Bikeability- learning to ride from stabilisers to cycle lights

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1. Bikeability - Learning to Ride From Stabilisers to Cycle Lights 2. From Stabilisers to Cycle Lights; What is Bikeability? Learning to ride a bike safely goes way…
  • 1. Bikeability - Learning to Ride From Stabilisers to Cycle Lights
  • 2. From Stabilisers to Cycle Lights; What is Bikeability? Learning to ride a bike safely goes way beyond the initial transition from stabilisers to two wheels; helmets, protective clothing, cycle lights, the highway code and general road safety are all part of the equation. Once the training wheels have come off, it's time to get down to serious business. Bikeability, a country wide scheme that aims to bring the somewhat outdated cycling proficiency programme up to speed, offers three stages of development for children of primary school age upwards, taught by accredited providers. From the fundamentals of road safety to the ability to carry out a basic maintenance check on their bike and its safety features, such as brakes and cycle lights, Bikeability gives children and young people the confidence to deal with the possible dangers of today's roads, whilst promoting independence and responsible travel.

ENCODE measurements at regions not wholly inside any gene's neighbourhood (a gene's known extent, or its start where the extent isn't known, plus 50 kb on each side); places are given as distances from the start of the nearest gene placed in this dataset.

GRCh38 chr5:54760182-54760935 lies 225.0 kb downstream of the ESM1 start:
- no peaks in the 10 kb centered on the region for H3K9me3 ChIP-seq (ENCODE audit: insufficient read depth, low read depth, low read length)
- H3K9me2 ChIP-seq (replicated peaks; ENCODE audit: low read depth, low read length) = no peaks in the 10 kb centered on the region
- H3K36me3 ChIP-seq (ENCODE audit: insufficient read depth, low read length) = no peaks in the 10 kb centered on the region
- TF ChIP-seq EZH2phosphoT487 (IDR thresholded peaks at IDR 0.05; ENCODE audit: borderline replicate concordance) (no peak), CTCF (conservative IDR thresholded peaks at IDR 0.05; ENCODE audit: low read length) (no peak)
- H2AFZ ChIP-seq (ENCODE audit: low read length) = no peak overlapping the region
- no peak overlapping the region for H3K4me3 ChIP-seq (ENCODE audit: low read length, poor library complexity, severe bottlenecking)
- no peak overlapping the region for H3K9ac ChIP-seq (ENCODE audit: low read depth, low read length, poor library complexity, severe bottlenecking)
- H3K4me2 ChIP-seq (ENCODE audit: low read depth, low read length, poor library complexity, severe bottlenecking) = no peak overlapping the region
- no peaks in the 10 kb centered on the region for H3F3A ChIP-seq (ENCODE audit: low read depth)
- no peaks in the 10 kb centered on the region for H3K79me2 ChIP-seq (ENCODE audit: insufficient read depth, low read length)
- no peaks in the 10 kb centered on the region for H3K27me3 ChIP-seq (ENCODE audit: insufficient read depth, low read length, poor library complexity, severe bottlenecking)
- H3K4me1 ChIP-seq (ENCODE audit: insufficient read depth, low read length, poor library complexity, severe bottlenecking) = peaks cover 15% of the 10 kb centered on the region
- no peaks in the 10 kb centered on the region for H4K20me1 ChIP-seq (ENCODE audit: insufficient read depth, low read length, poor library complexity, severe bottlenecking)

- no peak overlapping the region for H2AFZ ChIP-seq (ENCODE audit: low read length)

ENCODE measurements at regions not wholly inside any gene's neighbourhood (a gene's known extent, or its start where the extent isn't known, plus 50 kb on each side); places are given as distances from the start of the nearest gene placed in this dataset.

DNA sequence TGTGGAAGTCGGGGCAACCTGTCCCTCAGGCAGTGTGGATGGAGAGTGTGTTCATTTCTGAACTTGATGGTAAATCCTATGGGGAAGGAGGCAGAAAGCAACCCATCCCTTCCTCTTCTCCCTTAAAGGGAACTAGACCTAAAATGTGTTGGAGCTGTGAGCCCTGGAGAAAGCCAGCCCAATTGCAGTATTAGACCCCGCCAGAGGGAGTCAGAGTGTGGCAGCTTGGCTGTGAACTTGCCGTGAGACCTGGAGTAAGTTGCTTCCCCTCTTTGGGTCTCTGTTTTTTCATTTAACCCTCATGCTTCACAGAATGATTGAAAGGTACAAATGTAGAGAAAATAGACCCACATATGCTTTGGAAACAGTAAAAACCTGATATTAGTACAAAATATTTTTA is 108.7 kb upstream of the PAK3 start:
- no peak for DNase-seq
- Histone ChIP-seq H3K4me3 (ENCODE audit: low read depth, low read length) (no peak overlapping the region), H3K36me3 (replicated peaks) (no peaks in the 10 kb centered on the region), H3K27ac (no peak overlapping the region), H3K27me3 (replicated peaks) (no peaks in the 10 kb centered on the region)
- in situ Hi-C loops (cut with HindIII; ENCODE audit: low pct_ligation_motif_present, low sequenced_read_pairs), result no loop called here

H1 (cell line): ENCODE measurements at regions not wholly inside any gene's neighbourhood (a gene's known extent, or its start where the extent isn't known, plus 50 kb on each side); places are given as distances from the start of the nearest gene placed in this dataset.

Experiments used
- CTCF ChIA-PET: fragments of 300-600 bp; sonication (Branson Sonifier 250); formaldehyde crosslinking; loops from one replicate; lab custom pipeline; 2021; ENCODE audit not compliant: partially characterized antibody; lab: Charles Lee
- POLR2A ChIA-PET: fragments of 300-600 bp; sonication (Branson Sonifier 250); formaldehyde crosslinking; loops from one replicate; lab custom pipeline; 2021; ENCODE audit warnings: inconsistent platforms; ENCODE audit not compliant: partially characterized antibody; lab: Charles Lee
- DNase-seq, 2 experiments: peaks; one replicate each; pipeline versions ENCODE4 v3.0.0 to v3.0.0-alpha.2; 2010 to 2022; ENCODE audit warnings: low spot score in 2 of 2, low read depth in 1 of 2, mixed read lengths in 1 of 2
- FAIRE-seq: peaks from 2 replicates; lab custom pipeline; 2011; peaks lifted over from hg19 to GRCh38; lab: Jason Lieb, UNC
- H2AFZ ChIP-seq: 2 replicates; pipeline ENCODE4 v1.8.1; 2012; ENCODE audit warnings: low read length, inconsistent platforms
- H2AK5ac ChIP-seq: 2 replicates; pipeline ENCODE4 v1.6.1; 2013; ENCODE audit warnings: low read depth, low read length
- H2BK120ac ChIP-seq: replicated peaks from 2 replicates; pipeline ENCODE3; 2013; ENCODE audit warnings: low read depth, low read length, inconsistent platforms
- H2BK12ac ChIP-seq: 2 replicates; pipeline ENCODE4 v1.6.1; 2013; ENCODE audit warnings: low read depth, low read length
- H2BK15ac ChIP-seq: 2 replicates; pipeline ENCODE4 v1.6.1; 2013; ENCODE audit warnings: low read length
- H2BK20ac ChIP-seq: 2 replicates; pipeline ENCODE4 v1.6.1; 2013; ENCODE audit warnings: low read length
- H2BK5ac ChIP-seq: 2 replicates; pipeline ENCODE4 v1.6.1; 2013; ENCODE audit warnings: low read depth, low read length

• 3. The Bikeability Levels Bikeability course providers offer training on site, at schools, to those who wish to participate in the scheme. The first level of Bikeability can be undertaken at any age once a child has learnt to ride a bike. The basic handling skills required to do so safely are taught and practiced in the confines of a traffic free environment, usually the school playground. At the ages of 10 to 11, children can advance to level 2 of the scheme. Practicing in real traffic conditions on quiet roads, participants will build the confidence to undertake short haul journeys and learn the basics of standard safety considerations such as using the correct cycle lights in low visibility conditions. Those advancing to level 3 will deal with more complex road situations and traffic environments, graduating to a level of confidence and ability fit for most cycling journeys.
  • 4. Understanding Cycle Lights and the Law and the Highway Code Many of today's short haul bike commuters are unfamiliar with the regulations of the highway code and unaware of the basic laws regarding cycle lights and such. Riding in designated pedestrian areas and on pavements, not understanding the rules of cycle lanes and not displaying the correct standards of lights and reflectors are all common occurrences that can, in the worst circumstances, lead to on the spot fines. Being educated in these basic areas not only ensures safety, but promotes responsibility. The scheme also works closely with schools to offer an environment in which cycling is promoted and instils a sensible attitude towards the use of protective clothing, helmets and cycle lights that is paramount to road safety.
  • 5. Resources: Learning-to-Ride-From-Stabilisers-to- Cycle-Lights&id=7110481
  • 6. Thank you for reading!
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